No matter how often people tell you, there’s nothing wrong with asking for help.
It might be because you’ve not performed a specific task before. Maybe you’re not clear on instructions or the strategy for the path forward. You might just feel overwhelmed because there is so much to do and not enough hours in the day to do it.
But regardless, you feel asking for help will show weakness to your direct reports, colleagues, and manager.
So what’s the answer? There are ways to ask people for help without seeming like you’re requesting assistance. If you want support from people without asking for it, then try some of these tips.
Start Saying No
When the workload is getting overwhelming, it’s time to start saying no to things. Stop going to meetings that don’t provide value. Don’t go to workshops that are not part of the company strategy. You want to go back to basics and start from scratch.
This doesn’t mean you don’t offer an explanation as to why you’re declining invites left, right, and centre. Let your stakeholders know where your focus is and what you’re working on. It will help them recalibrate what to include you in and what to invite you to. You should notice a significant difference in how many emails you receive and the number of appointments in your calendar.
Instead of asking for help from colleagues or your manager, ask for feedback from them. You can frame the conversation around where they think you need to turn your focus. It will help you get direction and provide you with permission to push non-related activities to the side.
You could also seek feedback on your thinking or approach. Explain your strategy and what you believe to be the way forward. Get opinions and use this to tweak or reshape your plan. The more people you speak to, the better. You don’t need to take every bit of advice. But you should consider it.
There’s the classic saying that a problem shared is a problem halved. If you have a 2IC or people in your team looking for leadership development, collaborate with them. Talk through your issues, concerns, or workload and discuss what the best way forward is.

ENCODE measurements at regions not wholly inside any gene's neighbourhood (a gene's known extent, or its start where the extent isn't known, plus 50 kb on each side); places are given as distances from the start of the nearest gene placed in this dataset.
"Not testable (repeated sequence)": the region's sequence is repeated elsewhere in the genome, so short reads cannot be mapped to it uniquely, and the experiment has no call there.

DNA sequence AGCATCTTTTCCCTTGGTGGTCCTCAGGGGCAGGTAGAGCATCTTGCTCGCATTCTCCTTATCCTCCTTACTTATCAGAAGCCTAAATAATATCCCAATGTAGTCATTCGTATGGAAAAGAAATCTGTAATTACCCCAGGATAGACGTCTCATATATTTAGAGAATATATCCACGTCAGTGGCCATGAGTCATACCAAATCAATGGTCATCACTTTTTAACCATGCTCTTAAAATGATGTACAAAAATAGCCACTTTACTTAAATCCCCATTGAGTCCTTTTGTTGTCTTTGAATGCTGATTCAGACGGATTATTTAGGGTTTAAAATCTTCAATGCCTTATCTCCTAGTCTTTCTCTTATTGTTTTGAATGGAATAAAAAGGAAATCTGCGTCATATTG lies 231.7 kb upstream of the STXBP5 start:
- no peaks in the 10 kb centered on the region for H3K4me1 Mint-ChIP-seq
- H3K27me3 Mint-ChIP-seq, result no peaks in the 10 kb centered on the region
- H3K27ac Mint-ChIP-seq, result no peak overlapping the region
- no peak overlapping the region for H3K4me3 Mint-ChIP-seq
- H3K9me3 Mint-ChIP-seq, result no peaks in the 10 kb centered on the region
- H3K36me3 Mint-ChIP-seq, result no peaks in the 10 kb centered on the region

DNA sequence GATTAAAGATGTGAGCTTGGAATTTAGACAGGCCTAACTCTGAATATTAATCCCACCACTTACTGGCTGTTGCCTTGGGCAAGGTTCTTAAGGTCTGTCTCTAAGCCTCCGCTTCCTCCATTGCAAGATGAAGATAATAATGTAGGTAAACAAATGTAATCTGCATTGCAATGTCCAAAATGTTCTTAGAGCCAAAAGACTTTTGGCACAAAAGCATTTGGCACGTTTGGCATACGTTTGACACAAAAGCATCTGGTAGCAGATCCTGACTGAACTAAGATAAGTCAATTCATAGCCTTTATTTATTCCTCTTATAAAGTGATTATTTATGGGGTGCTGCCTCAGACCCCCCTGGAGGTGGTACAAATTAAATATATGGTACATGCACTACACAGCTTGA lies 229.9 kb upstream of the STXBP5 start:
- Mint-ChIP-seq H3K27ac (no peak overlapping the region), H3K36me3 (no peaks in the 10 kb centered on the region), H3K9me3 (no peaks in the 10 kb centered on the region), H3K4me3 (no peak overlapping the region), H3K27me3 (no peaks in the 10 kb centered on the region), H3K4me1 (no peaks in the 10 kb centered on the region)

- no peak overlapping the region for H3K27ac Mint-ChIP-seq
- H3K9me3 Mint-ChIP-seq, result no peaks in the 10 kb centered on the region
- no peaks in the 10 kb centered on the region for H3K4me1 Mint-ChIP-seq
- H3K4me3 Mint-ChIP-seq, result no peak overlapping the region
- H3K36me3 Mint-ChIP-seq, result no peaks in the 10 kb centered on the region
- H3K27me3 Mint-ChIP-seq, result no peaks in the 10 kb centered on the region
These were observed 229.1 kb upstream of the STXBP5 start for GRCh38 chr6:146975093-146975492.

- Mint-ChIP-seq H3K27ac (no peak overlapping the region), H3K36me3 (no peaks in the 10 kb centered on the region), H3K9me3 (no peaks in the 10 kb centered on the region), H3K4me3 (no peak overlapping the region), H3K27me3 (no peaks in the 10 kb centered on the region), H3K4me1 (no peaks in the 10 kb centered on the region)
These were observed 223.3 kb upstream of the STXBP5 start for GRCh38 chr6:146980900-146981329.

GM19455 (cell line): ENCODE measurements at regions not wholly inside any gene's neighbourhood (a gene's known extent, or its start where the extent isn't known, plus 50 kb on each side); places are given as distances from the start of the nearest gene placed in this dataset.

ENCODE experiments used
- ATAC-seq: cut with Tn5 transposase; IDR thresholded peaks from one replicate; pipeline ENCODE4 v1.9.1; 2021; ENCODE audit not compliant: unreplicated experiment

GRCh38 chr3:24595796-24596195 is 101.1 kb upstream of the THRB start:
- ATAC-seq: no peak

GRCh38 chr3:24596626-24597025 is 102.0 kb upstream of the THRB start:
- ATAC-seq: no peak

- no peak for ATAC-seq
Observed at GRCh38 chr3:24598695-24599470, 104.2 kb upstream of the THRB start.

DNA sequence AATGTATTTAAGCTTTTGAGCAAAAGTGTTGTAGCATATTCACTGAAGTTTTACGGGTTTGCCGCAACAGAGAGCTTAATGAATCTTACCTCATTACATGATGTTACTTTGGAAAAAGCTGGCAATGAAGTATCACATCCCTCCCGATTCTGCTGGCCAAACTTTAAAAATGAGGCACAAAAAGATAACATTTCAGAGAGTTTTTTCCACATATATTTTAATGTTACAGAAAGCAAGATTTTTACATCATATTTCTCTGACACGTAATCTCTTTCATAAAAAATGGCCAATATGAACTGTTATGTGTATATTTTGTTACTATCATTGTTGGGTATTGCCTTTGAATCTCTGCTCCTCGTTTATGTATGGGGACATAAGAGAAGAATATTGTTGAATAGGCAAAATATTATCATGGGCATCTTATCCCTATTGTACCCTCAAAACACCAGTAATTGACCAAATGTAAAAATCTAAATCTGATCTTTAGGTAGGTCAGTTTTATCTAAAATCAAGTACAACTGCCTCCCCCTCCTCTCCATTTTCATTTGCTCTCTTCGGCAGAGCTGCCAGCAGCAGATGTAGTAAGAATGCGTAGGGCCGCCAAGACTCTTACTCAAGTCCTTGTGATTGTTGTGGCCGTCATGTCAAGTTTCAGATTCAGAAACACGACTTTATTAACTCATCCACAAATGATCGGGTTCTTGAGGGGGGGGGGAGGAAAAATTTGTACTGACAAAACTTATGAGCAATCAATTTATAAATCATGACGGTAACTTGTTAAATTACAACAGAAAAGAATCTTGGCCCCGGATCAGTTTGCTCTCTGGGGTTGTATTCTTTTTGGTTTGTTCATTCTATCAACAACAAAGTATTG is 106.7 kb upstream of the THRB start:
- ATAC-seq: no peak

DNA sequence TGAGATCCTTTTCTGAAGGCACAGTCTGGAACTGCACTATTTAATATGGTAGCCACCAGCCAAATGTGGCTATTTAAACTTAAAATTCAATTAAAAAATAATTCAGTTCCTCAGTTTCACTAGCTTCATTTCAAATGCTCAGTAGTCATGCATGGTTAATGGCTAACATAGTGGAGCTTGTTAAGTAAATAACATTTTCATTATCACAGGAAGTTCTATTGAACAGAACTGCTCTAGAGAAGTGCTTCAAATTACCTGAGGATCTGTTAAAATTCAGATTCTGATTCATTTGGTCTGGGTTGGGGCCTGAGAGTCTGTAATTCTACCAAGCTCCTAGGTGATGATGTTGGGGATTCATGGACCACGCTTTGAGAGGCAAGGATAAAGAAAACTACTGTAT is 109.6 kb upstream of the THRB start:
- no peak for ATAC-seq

Try to avoid delegating. This is just moving the problem elsewhere. Work together to determine what needs to be done and what doesn’t. They may have ideas on how to do something better or let you know that something you’re doing has no benefit to the broader team.
Get a Mentor
If you’re feeling overwhelmed or have too much on your plate, turn this into a development opportunity by finding a mentor. Choose someone that is outside of your department if you can. It should be an individual who is neutral but can also relate to the issues you’re dealing with.
In these conversations, you’re not asking for help. You’re requesting advice and picking the brains of someone who has done it all before. The goal is for you to broaden your perspective and learn new strategies for managing your workload. It will also let you know that you’re not alone.
There’s Nothing Wrong With Asking for Help
Any leader will tell you that there’s nothing wrong with asking for help. But you no doubt want to prove that you don’t need it or let your superiors know they made the right decision by giving you this role. So if you don’t want to ask for help, try one of these tactics to help you get the support you need.
For other forms of support, follow the Better Boss Blog. You’ll find tips, tricks, and advice on how to manage your workload and execute your strategy. Follow pwf services on LinkedIn, Instagram, and Facebook, so you never miss a post.